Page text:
Vollberg, Felix (2018) Einflussnahme des submarinen Grundwasserabflusses auf die Aktivität pathogener Vibrio spp.-Bakterien im marinen Sediment. (Master thesis), University of Bremen, Bremen, 93 pp.

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Submarine groundwater discharge (SGD), i.e. the discharge of terrestrial groundwater to the ocean,
contributes significantly to hydrological and matter cycling in coastal areas and thus directly affects
biogeochemical processes. Following the hydraulic potential, groundwater discharges out of a coastal
aquifer, which influences nutrient budgets and salinities within a coastal area, both on terrestrial and
marine compartments. According to its definition, SGD encompasses in its total a recirculated seawater
component in addition to a fresh groundwater discharge.
Brackish benthic zones of SGD have a direct effect on the living conditions of individual organisms
dwelling in coastal waters and shallow marine sediments (mud) respectively. That includes pathogenic
Vibrio bacteria whose growth is strongly dependent on water temperature, nutrient supply and
salinity. The quantity of non-halophile Vibrios (V. cholerae) should grow if the influence of fresh
groundwater increases. To what extend SGD is able to sustain favorable living conditions for Vibrio is
an open question, which is assessed in a first approach in this study.
A suite of 2D FEFLOW models will represent multiple scenarios through a relevant geological and
hydrological parameter space. Starting with a simple stationary homogeneous (sandy) landmass we
put a focus on density driven water movements in coastal areas. Increasing complexity of this setup
by implementing heterogeneity and varying geometrical shapes (e.g. coastal slope) allows to approach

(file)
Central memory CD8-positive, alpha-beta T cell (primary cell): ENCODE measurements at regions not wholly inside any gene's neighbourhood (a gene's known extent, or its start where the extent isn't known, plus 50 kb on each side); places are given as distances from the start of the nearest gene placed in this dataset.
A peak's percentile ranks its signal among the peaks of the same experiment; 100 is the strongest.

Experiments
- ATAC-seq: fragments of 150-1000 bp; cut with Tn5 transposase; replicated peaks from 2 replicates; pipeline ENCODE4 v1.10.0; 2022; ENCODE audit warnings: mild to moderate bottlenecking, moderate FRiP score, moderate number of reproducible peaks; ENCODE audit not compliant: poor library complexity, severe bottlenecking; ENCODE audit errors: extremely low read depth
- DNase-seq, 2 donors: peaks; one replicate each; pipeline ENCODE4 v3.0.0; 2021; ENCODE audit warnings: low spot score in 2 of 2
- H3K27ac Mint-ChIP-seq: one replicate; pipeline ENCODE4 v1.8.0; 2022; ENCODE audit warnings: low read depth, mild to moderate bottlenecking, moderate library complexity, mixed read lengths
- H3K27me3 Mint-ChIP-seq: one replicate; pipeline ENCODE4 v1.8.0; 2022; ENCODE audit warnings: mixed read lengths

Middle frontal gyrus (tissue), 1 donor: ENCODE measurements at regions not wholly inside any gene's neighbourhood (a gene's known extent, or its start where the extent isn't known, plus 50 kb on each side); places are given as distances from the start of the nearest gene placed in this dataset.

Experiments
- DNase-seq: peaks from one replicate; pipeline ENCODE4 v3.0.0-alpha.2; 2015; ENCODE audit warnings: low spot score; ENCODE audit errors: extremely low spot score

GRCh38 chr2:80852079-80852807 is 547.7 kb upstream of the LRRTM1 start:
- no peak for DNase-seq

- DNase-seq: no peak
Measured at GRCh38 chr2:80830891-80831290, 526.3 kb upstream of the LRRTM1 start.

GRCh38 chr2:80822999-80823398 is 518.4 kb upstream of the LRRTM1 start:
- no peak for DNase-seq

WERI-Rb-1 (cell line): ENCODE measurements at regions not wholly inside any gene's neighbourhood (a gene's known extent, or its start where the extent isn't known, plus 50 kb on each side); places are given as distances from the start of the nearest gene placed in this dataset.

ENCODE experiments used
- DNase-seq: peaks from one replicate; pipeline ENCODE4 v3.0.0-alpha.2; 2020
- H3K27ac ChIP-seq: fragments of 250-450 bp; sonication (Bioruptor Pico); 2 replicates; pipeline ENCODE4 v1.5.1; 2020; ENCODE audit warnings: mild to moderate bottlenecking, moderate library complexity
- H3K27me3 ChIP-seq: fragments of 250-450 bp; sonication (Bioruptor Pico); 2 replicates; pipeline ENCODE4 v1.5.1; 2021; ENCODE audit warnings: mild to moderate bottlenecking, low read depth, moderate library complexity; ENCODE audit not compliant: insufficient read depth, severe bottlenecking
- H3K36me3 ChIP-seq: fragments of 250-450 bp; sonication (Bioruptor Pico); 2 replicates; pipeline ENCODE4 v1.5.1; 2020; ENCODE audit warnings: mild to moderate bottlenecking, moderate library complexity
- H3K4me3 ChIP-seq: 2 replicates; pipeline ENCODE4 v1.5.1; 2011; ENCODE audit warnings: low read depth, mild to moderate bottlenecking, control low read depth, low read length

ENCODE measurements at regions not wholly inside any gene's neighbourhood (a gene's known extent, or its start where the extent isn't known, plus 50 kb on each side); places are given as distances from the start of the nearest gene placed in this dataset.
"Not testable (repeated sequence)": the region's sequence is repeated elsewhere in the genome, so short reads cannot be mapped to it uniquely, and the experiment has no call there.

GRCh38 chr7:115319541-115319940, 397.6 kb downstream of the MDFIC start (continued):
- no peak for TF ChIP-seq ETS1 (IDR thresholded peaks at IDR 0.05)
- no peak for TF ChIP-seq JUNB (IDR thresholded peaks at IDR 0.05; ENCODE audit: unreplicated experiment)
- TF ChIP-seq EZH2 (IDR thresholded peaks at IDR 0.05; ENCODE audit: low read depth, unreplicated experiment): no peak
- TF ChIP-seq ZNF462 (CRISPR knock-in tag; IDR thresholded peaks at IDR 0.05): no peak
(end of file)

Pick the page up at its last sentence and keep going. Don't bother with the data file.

natural conditions, thus creating a suitable base for further case-related investigations. We expect the
permeability and heterogeneous distribution of flow paths to be the main controlling factors of the
SGD and formation of low salinity zones in the benthic sediment. Besides building a flexible analytic
model setup, the main goal of this work is a sensitivity analysis for the relevant parameters to specify
the possible impact of SGD on Vibrio bacterial growth.
Results reveal a high vulnerability of non-halophile Vibrio cholerae growth to SGD and its primary
driving factors respectively. This dependency leads to highest growth potential at high groundwater
inflow und low hydraulic conductivities of the aquifer as well as increasing sea-side boundary slopes.
Besides its negligible effect on the extend of SGD, increasing dispersion shows as a crucial limiting
factor for V. cholerae habitats.

Document Type: Thesis supervision (Master thesis)
Thesis supervisor: Moosdorf, Nils and Hamer, Kay
Research affiliation: Biogeochemistry and Geology > Submarine Groundwater Discharge
Affiliations > Not ZMT
Projects: SGD-NUT
Date Deposited: 08 Sep 2020 16:27
Last Modified: 01 Oct 2020 13:01
URI: http://cris.leibniz-zmt.de/id/eprint/4108

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